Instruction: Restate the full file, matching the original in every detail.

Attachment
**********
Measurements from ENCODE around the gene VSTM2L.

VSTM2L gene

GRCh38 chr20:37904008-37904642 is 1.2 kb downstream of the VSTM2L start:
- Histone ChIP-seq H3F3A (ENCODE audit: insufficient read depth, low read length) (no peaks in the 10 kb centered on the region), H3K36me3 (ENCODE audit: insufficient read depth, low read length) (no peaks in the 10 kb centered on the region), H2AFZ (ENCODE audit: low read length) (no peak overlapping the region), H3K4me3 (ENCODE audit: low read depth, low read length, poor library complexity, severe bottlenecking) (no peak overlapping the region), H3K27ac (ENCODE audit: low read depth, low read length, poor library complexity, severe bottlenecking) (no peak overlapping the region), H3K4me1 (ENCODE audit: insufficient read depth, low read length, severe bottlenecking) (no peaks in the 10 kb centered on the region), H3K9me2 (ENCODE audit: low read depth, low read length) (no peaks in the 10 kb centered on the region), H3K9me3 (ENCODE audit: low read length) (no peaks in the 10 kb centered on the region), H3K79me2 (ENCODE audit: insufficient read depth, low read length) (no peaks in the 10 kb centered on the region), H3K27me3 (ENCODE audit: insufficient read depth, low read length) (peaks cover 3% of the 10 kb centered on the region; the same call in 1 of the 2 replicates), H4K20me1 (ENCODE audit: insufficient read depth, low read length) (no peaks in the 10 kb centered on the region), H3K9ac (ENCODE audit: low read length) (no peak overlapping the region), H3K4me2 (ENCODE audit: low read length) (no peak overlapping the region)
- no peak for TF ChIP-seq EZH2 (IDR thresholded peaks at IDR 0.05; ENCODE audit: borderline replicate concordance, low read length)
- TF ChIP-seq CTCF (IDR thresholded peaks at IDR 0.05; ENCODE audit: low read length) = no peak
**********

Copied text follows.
Measurements from ENCODE around the gene VSTM2L.

VSTM2L gene

GRCh38 chr20:37904008-37904642 is 1.2 kb downstream of the VSTM2L start:
- Histone ChIP-seq H3F3A (ENCODE audit: insufficient read depth, low read length) (no peaks in the 10 kb centered on the region), H3K36me3 (ENCODE audit: insufficient read depth, low read length) (no peaks in the 10 kb centered on the region), H2AFZ (ENCODE audit: low read length) (no peak overlapping the region), H3K4me3 (ENCODE audit: low read depth, low read length, poor library complexity, severe bottlenecking) (no peak overlapping the region), H3K27ac (ENCODE audit: low read depth, low read length, poor library complexity, severe bottlenecking) (no peak overlapping the region), H3K4me1 (ENCODE audit: insufficient read depth, low read length, severe bottlenecking) (no peaks in the 10 kb centered on the region), H3K9me2 (ENCODE audit: low read depth, low read length) (no peaks in the 10 kb centered on the region), H3K9me3 (ENCODE audit: low read length) (no peaks in the 10 kb centered on the region), H3K79me2 (ENCODE audit: insufficient read depth, low read length) (no peaks in the 10 kb centered on the region), H3K27me3 (ENCODE audit: insufficient read depth, low read length) (peaks cover 3% of the 10 kb centered on the region; the same call in 1 of the 2 replicates), H4K20me1 (ENCODE audit: insufficient read depth, low read length) (no peaks in the 10 kb centered on the region), H3K9ac (ENCODE audit: low read length) (no peak overlapping the region), H3K4me2 (ENCODE audit: low read length) (no peak overlapping the region)
- no peak for TF ChIP-seq EZH2 (IDR thresholded peaks at IDR 0.05; ENCODE audit: borderline replicate concordance, low read length)
- TF ChIP-seq CTCF (IDR thresholded peaks at IDR 0.05; ENCODE audit: low read length) = no peak